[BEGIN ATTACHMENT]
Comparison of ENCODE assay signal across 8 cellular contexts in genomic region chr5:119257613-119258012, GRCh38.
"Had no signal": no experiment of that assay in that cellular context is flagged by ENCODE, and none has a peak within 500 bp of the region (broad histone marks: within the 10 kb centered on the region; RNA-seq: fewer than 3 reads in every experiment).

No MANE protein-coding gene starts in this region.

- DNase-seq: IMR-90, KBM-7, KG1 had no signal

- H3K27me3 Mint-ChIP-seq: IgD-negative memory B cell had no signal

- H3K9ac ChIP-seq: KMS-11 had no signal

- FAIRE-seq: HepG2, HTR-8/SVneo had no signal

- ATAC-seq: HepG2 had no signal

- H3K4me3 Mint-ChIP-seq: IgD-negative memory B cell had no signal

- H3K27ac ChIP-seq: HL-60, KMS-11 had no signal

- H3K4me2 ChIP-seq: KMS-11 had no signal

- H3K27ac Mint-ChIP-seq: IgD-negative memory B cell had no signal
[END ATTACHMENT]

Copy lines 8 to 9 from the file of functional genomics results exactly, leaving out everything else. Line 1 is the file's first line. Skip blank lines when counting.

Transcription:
- ATAC-seq: HepG2 had no signal

- H3K4me3 Mint-ChIP-seq: IgD-negative memory B cell had no signal